1818 - 1883
Student Number - 12112101
Outline Karl Marx’s Main Theories of Work and Capitalism and Discuss their Relevance to Today’s World.
Karl Marx - Possibly the most important thinker of our times. Through his theories of Marxism this philosopher, social scientist, historian and revolutionist predicted our historical evolution. Marx born in Germany in 1818 attended the University of Berlin. After much study he became editor of the liberal newspaper Rheinische Zeitung and with many of his debatable conflicting articles about economics was forced by the Prussian government to close down the paper. Marx then moved to France which led him to first meet German socialist Friedrich Engels which would begin the start of a lifelong friendship. After some time in France Marx became a strong supporter of communism and was later expelled from Paris for his writings on alienation under the capitalist society at the time. His return to Germany forced him back into his study where he and Engels published their most famous book The Communist Manifesto (Karl Marx, Friedrich Engels,1848) which was backed by the Communist League based in London. After the breakout of the revolutions across Europe Marx moved to London where he sought refuge and began his greatest work based on his theories of the economy. He wrote three volumes of a book he named Capital which discusses the Theories of Surplus Value and his understanding of the labour theory of value which were later published by Engels after his death.
Marx’s Key Points and Theories
The three volumes by Marx discuss in great detail his synopsis about the exploitation of workers and surplus value under capitalism, and they elaborate on other theorists ideas such as Adam Smith, with his principal of The Invisible Hand and David Ricardo’s labour theory of value. Although Marx sees capitalism as a class struggle between Capital (the employers and owners of wealth) and Labour (the people who do the hard graft), he further emphasizes on alienation and what the workers experience from the capitalist environment. Firstly the whole system of capitalism is based on the idea of the ordinary worker versus the business man, factory owner or perhaps today, the entrepreneurs of society. Capitalism centres around the idea of an employer owning his employees creations and ultimately the fact that workers in general don’t receive the full benefit entitled to them for their hard work. For instance the worker goes to work each day and works hard to produce a commodity. That commodity now belongs to the employer who pays that worker a fixed wage and ultimately sells on the commodity for their own profit - Our investigation must therefore begin with the analysis of a commodity (Karl Marx, Capital, Volume 1, Chapter 1, 1867) This outlines the idea of surplus value - the profit difference between what the product sold for and what it actually cost to produce. Marx questioned this process and announced how it exploited the workers. Marx not only questioned this exploitation but broke it down into four main types of alienation. The worker creates the product, be it a hand crafted chair or a work of art, and immediately has their creation taken away from them. Other people experience the enjoyment from the employees hard work. The worker has no choice but to allow this to happen and let the employer reap all the rewards in terms of making the profit. The only person who loses out here is the worker by not receiving the full value for their hard work. Because of this workers feel and view going to work as a torment and to an extent feel as though employers are stealing their skills and knowledge of their various trades away from them. Marx also states that this process leaves the worker alone, confused and separate from their fellow workers, and this can strip away the workers identity and their mutual need of other people. Marx describes...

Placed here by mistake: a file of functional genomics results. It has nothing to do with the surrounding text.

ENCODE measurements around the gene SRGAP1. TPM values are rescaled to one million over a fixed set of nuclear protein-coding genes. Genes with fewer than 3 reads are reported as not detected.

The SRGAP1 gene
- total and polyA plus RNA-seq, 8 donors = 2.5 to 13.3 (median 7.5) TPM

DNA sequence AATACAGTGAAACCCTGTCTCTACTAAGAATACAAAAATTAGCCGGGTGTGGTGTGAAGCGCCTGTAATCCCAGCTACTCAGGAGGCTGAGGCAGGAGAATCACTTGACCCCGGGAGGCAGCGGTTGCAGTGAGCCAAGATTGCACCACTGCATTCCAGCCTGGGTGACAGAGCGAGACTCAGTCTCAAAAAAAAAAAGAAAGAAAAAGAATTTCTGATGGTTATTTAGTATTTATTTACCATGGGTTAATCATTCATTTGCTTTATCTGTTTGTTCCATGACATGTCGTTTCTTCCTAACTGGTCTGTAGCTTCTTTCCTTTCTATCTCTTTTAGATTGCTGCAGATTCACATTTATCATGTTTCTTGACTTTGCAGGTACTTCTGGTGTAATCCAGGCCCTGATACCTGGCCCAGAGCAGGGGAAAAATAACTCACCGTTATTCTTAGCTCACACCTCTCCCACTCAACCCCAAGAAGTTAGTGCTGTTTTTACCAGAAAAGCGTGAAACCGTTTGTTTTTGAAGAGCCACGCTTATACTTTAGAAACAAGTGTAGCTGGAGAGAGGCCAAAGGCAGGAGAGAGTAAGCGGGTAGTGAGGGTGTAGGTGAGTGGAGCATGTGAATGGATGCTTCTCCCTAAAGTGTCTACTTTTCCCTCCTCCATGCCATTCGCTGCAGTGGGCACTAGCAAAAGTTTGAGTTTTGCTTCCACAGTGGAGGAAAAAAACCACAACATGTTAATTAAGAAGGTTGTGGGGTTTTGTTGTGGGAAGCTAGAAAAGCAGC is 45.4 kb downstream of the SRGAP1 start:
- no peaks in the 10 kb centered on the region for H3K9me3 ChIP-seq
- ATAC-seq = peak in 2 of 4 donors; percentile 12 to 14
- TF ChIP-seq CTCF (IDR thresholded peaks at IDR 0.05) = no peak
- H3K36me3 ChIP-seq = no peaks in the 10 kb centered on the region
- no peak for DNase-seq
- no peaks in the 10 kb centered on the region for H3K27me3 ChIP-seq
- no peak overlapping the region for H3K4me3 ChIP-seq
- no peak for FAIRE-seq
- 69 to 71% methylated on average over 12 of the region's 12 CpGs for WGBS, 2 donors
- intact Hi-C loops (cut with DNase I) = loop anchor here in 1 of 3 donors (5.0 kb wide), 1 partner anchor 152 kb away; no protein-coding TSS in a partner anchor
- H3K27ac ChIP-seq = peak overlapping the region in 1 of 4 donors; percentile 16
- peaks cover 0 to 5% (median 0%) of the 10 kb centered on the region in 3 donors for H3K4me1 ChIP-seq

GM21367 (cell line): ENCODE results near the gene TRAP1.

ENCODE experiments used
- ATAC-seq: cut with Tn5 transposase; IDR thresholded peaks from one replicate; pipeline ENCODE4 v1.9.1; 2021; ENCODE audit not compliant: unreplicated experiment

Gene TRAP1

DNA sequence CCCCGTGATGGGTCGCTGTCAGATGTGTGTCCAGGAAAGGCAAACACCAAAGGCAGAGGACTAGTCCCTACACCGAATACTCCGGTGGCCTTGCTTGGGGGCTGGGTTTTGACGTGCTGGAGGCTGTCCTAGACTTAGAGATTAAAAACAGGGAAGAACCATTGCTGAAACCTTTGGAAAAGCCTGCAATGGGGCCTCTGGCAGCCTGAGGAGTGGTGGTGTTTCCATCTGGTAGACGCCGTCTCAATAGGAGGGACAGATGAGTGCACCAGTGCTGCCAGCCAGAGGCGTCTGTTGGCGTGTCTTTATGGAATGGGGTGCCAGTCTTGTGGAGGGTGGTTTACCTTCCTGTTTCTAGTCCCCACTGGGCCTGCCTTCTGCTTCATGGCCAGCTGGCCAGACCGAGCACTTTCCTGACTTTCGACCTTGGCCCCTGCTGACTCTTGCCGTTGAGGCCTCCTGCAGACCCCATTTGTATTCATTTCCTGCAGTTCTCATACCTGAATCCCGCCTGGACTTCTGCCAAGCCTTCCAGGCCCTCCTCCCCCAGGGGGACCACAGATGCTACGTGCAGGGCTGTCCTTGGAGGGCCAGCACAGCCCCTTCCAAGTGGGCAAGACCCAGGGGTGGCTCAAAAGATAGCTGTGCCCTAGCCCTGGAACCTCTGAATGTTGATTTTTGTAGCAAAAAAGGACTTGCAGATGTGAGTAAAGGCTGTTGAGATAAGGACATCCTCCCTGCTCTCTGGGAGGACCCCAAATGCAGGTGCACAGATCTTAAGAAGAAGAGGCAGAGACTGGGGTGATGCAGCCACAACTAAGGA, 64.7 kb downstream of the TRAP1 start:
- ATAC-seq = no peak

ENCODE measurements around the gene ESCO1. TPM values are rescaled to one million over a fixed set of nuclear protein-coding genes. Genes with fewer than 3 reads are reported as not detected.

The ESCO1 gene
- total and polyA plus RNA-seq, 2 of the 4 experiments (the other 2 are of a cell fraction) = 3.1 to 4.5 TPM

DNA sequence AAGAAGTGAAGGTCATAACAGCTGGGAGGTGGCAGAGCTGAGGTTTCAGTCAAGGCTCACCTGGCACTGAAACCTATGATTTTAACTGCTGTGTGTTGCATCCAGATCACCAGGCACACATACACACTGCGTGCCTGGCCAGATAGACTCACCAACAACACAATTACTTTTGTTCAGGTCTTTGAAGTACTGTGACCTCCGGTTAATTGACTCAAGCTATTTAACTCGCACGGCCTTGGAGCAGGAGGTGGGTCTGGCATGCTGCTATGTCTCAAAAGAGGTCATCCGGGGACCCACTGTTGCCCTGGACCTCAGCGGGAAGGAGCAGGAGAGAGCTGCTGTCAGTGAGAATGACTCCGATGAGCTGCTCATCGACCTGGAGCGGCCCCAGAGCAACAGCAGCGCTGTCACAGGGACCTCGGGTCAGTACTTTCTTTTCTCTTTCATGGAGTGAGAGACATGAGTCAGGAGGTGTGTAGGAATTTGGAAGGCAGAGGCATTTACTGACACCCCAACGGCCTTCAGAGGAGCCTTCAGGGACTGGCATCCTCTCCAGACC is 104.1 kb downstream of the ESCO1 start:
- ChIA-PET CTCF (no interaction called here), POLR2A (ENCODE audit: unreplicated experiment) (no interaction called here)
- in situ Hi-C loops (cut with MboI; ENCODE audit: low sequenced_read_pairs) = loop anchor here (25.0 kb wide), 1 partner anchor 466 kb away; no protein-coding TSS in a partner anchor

Bibliography: Free to Lose, John Roemer, 1988, Century Hutchinson Printing LTD.
The Ideas of Karl Marx, Alan Woods, 21/06/13
Understanding Marx, Robert Paul Wolff, 1984 by Princeton University Press.
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